People with LBP who are on long term opioid therapy (longer than 6 weeks) are considered for referral for assessment by a pain specialist.
Deyo, R.A., Von Korff, M. and Duhrkoop, D., 2015. Opioids for low back pain. BMJ, 350, p.g6380.
Faculty of Pain Medicine, Australian and New Zealand College of Anaesthetists 2015. Recommendations regarding the use of Opioid Analgesics
in patients with chronic Non-Cancer Pain. Available at: http://fpm.anzca.edu.au/documents/pm1-2010
Frieden TR, Jaffe HW, Cono J et al 2016. CDC Guideline for Prescribing Opioids for Chronic Pain — United States, 2016. MMWR Recomm Rep 2016;65(1): 1-50.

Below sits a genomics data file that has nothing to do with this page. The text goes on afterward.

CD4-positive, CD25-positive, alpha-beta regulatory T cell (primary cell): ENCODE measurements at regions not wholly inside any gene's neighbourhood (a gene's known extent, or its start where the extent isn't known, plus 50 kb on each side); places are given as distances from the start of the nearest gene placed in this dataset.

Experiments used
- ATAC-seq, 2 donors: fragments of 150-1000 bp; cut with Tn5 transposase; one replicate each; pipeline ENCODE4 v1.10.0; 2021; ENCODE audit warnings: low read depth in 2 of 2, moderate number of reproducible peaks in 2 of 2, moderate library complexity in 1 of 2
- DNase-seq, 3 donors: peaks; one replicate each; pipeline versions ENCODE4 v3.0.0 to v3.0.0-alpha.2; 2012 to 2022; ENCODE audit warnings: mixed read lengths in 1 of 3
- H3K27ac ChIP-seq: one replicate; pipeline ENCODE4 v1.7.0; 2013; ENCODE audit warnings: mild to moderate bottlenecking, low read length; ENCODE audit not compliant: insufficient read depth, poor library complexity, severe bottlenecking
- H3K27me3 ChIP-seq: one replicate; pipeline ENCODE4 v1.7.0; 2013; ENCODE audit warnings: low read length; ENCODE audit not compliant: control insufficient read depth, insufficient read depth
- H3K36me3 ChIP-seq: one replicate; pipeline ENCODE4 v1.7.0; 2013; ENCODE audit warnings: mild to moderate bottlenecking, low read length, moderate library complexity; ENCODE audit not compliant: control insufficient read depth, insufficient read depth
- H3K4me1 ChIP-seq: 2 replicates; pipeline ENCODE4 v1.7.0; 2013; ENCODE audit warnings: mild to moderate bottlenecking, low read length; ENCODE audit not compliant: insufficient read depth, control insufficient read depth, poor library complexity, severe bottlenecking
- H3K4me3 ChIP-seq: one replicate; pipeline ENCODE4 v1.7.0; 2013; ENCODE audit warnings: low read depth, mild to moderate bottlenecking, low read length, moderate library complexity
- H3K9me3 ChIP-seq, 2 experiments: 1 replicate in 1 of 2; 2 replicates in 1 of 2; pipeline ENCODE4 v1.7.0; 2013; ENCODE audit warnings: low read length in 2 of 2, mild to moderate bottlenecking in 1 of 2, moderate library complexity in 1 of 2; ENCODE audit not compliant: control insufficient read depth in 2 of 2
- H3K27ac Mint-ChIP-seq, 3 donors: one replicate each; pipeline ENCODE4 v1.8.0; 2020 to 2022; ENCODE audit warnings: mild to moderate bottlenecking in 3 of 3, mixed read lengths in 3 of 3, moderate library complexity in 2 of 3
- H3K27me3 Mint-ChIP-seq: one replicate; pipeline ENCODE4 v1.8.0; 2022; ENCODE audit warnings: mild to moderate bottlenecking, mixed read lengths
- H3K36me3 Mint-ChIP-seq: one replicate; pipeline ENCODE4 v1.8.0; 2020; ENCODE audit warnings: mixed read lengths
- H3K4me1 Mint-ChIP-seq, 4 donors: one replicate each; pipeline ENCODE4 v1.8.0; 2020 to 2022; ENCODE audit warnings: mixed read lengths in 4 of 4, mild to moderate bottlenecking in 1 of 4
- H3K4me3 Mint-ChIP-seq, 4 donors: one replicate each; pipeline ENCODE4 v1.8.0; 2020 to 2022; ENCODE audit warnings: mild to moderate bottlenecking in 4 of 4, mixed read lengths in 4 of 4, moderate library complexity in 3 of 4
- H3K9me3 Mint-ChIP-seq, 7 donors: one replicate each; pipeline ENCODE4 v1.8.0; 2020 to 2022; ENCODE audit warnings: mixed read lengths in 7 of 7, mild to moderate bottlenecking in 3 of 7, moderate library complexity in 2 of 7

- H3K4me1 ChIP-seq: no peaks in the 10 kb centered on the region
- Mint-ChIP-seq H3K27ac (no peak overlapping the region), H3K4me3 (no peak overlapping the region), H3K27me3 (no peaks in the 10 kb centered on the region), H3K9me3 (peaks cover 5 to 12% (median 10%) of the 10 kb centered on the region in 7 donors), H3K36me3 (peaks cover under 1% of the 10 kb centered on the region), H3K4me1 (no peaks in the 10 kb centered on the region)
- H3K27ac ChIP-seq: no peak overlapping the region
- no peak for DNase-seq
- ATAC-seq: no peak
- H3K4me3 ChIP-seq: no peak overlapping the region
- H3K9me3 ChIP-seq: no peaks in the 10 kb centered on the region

Errata: Vol. 65, No. RR-1. MMWR Morb Mortal Wkly Rep 2016;65:295. DOI: http://dx.doi.org/10.15585/mmwr.mm6511a6
NHMRC Australian Acute Musculoskeletal Pain Guidelines Group 2003. Evidence-based Management of Acute Musculoskeletal Pain. Available at: https://www.nhmrc.gov.au/
There are no randomised controlled trials investigating the efficacy of opioids and compound analgesics in acute low back pain.
No Level I or II Evidence
In general, opioids and compound analgesics have a substantially increased risk of side effects compared with paracetamol alone.